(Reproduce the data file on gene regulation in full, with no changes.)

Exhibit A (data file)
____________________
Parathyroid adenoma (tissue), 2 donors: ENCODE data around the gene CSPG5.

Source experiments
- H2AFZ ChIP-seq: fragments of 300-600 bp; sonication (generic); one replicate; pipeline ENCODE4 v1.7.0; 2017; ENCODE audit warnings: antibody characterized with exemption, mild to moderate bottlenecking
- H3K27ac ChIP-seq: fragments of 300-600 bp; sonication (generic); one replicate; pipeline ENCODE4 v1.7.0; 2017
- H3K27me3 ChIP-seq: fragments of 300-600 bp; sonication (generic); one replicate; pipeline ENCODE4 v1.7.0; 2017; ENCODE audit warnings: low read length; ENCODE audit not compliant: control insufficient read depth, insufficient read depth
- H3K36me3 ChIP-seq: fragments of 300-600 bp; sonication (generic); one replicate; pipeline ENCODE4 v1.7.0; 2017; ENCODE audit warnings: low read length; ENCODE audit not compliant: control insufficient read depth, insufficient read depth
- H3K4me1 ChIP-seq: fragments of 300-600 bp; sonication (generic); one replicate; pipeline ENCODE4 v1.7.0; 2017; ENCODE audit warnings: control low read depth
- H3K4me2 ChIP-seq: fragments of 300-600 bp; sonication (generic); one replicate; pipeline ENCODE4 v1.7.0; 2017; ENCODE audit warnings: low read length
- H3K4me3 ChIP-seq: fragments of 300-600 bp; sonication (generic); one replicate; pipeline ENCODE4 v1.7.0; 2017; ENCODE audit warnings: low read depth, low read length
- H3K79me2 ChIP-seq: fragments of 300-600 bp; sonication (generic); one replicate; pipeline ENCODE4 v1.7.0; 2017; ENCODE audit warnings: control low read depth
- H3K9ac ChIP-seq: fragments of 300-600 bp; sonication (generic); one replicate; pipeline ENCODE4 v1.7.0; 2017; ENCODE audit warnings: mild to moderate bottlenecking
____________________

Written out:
Parathyroid adenoma (tissue), 2 donors: ENCODE data around the gene CSPG5.

Source experiments
- H2AFZ ChIP-seq: fragments of 300-600 bp; sonication (generic); one replicate; pipeline ENCODE4 v1.7.0; 2017; ENCODE audit warnings: antibody characterized with exemption, mild to moderate bottlenecking
- H3K27ac ChIP-seq: fragments of 300-600 bp; sonication (generic); one replicate; pipeline ENCODE4 v1.7.0; 2017
- H3K27me3 ChIP-seq: fragments of 300-600 bp; sonication (generic); one replicate; pipeline ENCODE4 v1.7.0; 2017; ENCODE audit warnings: low read length; ENCODE audit not compliant: control insufficient read depth, insufficient read depth
- H3K36me3 ChIP-seq: fragments of 300-600 bp; sonication (generic); one replicate; pipeline ENCODE4 v1.7.0; 2017; ENCODE audit warnings: low read length; ENCODE audit not compliant: control insufficient read depth, insufficient read depth
- H3K4me1 ChIP-seq: fragments of 300-600 bp; sonication (generic); one replicate; pipeline ENCODE4 v1.7.0; 2017; ENCODE audit warnings: control low read depth
- H3K4me2 ChIP-seq: fragments of 300-600 bp; sonication (generic); one replicate; pipeline ENCODE4 v1.7.0; 2017; ENCODE audit warnings: low read length
- H3K4me3 ChIP-seq: fragments of 300-600 bp; sonication (generic); one replicate; pipeline ENCODE4 v1.7.0; 2017; ENCODE audit warnings: low read depth, low read length
- H3K79me2 ChIP-seq: fragments of 300-600 bp; sonication (generic); one replicate; pipeline ENCODE4 v1.7.0; 2017; ENCODE audit warnings: control low read depth
- H3K9ac ChIP-seq: fragments of 300-600 bp; sonication (generic); one replicate; pipeline ENCODE4 v1.7.0; 2017; ENCODE audit warnings: mild to moderate bottlenecking